Thanksgiving is quickly approaching. But the American cranberry industry isn’t thriving as it has in the past. Plummeting cranberry prices have farmers eyeing solar power as a new source of income.
Massachusetts is the nation’s second largest grower of the red, boggy berry. (Wisconsin takes first place.) Farmers there are proposing to build solar panels above the bogs they harvest each fall.
It’s a novel approach to blending renewable energy technology with traditional farming. It has been researched across the world but not yet tried on a large scale, say solar power and agricultural experts. The idea is to build solar arrays high off the ground and in spaced-out clusters. The arrangement allows crop growth and harvesting underneath.
Cranberry farmers hope to shoulder lean times by gleaning extra revenue from long-term land leases to solar developers. But they don’t have to give up their cropland to do it. They can still produce the same quality berries they have for generations. An ongoing, nationwide study suggests certain crops can thrive under solar panels. It’s unclear at this point how cranberries will fare, however.
Michael Wainio is a fourth-generation cranberry farmer. He has sold off some land, started a side business working for other growers, and launched a farm stand, deli, and bakery to make ends meet. He’s willing to try the solar approach too.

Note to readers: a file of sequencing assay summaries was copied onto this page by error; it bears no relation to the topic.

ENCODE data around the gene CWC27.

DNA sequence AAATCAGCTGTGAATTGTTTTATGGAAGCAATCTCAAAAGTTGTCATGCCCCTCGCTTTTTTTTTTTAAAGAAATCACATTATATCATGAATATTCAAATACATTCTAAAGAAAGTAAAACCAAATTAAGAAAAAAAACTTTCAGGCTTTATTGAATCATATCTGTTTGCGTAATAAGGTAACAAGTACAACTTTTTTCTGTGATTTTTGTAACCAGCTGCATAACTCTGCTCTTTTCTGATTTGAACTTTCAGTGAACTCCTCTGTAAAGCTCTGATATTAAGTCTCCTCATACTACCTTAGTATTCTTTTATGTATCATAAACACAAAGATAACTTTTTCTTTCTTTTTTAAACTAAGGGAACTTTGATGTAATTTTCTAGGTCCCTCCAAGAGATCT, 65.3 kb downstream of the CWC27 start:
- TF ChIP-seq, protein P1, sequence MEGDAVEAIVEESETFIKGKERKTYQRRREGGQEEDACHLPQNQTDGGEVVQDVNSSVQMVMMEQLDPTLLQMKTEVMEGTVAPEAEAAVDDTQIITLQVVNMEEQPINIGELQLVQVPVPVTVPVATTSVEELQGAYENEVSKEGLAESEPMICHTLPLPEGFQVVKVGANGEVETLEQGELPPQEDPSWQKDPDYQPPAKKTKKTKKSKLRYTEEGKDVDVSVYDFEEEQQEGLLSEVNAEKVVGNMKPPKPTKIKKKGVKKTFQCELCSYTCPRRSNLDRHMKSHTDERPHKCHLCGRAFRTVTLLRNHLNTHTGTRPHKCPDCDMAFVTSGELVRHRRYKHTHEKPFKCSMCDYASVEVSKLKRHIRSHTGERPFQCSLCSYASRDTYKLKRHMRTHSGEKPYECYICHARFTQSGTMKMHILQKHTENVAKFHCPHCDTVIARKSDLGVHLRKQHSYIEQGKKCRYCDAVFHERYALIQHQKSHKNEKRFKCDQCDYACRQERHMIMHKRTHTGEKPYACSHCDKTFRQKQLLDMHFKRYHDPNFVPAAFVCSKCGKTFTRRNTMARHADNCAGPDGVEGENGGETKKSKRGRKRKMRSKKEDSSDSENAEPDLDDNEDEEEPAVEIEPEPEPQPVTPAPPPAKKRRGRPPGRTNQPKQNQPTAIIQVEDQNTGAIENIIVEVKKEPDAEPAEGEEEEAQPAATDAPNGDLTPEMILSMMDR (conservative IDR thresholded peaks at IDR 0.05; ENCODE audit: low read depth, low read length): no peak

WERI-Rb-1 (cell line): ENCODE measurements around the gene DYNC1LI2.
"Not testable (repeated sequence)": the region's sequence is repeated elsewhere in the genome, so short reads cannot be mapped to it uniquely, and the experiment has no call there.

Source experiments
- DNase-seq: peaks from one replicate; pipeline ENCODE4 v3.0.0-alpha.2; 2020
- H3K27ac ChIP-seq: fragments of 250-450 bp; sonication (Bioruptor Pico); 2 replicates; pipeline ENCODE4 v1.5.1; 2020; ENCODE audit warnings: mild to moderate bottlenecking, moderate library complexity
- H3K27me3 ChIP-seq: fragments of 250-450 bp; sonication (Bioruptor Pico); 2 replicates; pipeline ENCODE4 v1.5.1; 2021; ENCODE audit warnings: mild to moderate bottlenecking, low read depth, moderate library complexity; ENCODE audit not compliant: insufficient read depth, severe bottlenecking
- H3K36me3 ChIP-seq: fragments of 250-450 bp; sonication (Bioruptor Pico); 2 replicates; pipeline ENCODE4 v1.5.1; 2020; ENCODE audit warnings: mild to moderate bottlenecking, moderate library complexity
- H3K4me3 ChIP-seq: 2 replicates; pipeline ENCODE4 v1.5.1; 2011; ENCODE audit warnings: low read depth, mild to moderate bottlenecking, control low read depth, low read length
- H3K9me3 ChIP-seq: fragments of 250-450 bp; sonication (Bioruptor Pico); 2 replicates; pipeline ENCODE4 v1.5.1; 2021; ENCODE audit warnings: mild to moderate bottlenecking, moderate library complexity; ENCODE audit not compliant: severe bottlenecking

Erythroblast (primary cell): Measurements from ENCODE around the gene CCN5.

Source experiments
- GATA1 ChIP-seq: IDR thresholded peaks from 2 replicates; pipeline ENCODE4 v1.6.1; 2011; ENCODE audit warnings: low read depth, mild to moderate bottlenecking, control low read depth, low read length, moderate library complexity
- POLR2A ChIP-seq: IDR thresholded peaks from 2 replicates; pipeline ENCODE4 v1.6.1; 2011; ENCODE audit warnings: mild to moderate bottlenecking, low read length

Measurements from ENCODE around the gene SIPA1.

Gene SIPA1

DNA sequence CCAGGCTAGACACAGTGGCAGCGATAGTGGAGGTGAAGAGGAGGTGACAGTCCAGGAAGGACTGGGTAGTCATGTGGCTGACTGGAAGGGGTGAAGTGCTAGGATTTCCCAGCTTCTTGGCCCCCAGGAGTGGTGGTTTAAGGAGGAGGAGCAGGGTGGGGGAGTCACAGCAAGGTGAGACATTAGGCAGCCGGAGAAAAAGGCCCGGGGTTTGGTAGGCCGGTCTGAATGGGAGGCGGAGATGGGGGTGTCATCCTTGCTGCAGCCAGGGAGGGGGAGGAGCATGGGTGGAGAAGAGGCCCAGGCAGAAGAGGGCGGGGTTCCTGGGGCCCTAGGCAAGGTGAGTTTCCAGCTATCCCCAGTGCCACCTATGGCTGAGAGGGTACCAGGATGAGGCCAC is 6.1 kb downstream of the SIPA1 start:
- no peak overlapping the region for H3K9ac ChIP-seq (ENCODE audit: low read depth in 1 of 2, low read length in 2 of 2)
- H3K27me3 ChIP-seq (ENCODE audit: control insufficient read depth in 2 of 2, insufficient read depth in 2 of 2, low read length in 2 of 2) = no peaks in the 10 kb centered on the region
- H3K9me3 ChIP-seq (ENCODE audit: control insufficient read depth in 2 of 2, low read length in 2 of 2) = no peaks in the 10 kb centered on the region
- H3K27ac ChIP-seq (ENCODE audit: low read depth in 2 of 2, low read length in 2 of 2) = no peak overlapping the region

“We’re doing everything we can to diversify,” he says. “And it’s not enough.”
Wainio is working with developer NextSun Energy. The project calls for roughly 27,000 solar panels over about 60 acres of bogs near Cape Cod. It could produce about 10 megawatts of energy. That’s enough to power more than 1,600 homes, according to NextSun.
The price of cranberries has dropped 57% over the last decade. That is due mainly to a drop in sales of cranberry juice, says Brian Wick. He is the executive director of the Cape Cod Cranberry Growers’ Association. Trade disputes with Europe and China compound the problem. Wick says about 30% of the tart berries were previously exported to those markets.
Wick says the solar project has “a farm-first mentality. . . . This is an opportunity to keep the industry going. This isn’t about replacing farms with solar.”
In Massachusetts, cranberry growers and their solar partners hope the “dual use” option will offer a sweet solution to a sour situation.
(Cranberry grower Mike Paduch examines cranberries growing in the same bog where solar arrays are installed in Carver, Massachusetts. AP Photo/Steven Senne)